I think the iPad could become what he/we need if Apple works on the OS and makes a few crucial decisions. It just isn't there right now, and yes, because of a few decisions and the lack of some 'workflow' substance on the OS (and then more good 3rd party software that will follow).

    dewme said:
    ... Even if Apple retrofitted the iPad Pro and iOS to fully support keypad and pointing device what you'd end up with is basically Apple's version of a Surface Book, i.e., a compromised notebook. At that point I'd much rather have all that power wrapped up in a MacBook Air form factor and clamshell case rather than a tablet with a floppy keyboard and small trackpad. ...
    Well said. That's kind of how I feel about the laptop/tablet-as-laptop too.
    I guess the target market is those who can only have one device and try to suit all their needs? So, it ends up being a jack of all trades, master of none?

    But, I think with some work, they could eliminate enough of the downsides that it becomes more of a desktop/mobile divide rather than a tablet/laptop one. If the tablet can get good-enough, then I don't *need* a laptop, which eliminates a device if I want the power of a desktop... and then I don't need to try and make the laptop be a desktop either.

    As an aside, one thing I found in my time using my iPad for mobile, is that when going to meetings and such, the tablet was less socially intrusive than a laptop, or less awkward. I'm not sure how that would be now that people are more used to them, or just having lots of gadgets about while meeting. But, there was something different about just pulling out the iPad and folding it up on the smart cover, than pulling out a laptop. Of course, that also meant typing on the iPad screen... but for those situations, that was typically fine, too. Then I'd use a real keyboard for more serious writing (say, at a coffee shop, or at a seminar... if there was a table).
  • Reply 18 of 121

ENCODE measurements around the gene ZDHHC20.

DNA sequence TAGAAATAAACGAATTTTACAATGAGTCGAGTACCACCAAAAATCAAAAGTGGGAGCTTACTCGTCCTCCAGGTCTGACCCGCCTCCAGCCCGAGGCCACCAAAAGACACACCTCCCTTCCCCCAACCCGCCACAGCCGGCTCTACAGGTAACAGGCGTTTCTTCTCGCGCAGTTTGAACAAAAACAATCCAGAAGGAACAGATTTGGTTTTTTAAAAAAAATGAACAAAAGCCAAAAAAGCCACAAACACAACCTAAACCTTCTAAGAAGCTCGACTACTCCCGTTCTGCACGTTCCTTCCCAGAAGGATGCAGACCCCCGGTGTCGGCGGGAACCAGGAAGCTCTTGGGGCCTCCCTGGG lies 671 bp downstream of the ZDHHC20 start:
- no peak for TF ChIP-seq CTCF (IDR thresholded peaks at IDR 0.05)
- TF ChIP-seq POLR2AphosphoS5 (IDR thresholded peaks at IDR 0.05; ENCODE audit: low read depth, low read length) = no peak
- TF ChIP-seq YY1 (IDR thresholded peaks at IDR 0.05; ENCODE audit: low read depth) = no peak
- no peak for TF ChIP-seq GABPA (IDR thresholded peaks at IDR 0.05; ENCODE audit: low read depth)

knowitallknowitall Posts: 1,077member
    Apple finally got the hardware right, actually, they exceeded everyone's expectations. Now we need those killer apps, Photoshop is a start but it's not a destination. I hope they convince Adobe to port Xd; it's a perfect iPad use case.
    I hoped for thunderbold 3 because that would have made the perfect extendable device (putting the system bus outside the iPad).
    Killer apps are nice but it would be very nice if we got (a) Unix (prompt) first.
    Currently we have a million apps performing one function if we are lucky, but we need one app to perform a billion functions to be able to do it all.
    tht
  • Reply 19 of 121
    cgWerkscgWerks Posts: 1,759member
    sbills96 said:
    Mainly I use my iPad for movie viewing on long plane trips.  I'm curious to hear what others think.
    Well, my experiment with this was back in the later iPad 2 days, so much has changed (I'm about to embark on it again). But, it will depend on what you need to do.

    I found the iPad quite nice in terms of portability (but laptops weren't nearly as small as now), and as mentioned above, social acceptability for things like taking notes in meetings and such. It was also nice for travel, or just browsing, etc. It was great for reading (though I'd often just use my phone for that now).

    It was somewhat adequate for writing, or research/writing, though as noted by others, a laptop would be better, so it's a compromise.

    When I stated my experiment, I was finishing up grad-school and doing mostly writing/research work, a few classes/seminars, etc. When I started to get more into website design/development, it quickly fell apart. I just wasn't able to efficiently do that kind of work on it, and eventually went laptop.

    I'm getting back out of that, at least in terms of where I personally need to have that capability while mobile. So, I'm headed back towards desktop power, and reduced mobile. So, I think I can - now - safely ditch the laptop and go iPad again. The workflow should also be better this time around, but as others have noted (and the article) it's still far more limited than it should be.

    I'm going to be doing more writing, researching, podcasting, video editing, etc. but I don't plan on doing the latter of those while mobile. I think I'd jump out a window or something if I had to try and do those on an iPad. I can understand GeorgeBMac's grandson's frustration there. Sadly, there is a whole class of work that just isn't iPad at this point, or at least which if it can be done on an iPad, is horribly frustrating to do so.

    As for watching movies, I'd probably just use my phone and hold it closer. :) If that's all I wanted to do, I'd not bring an iPad along on my trip.
  • Reply 20 of 121
    tht said:
    The Pencil is thicker than the iPad? If so, if you lay it flat on a table, the Pencil will be dislodged?
    No issue at all. It shifts slightly but is perfectly secure even when you lift it back up. I happen to have the keyboard/case for it which works very well also with the pencil.
    watto_cobra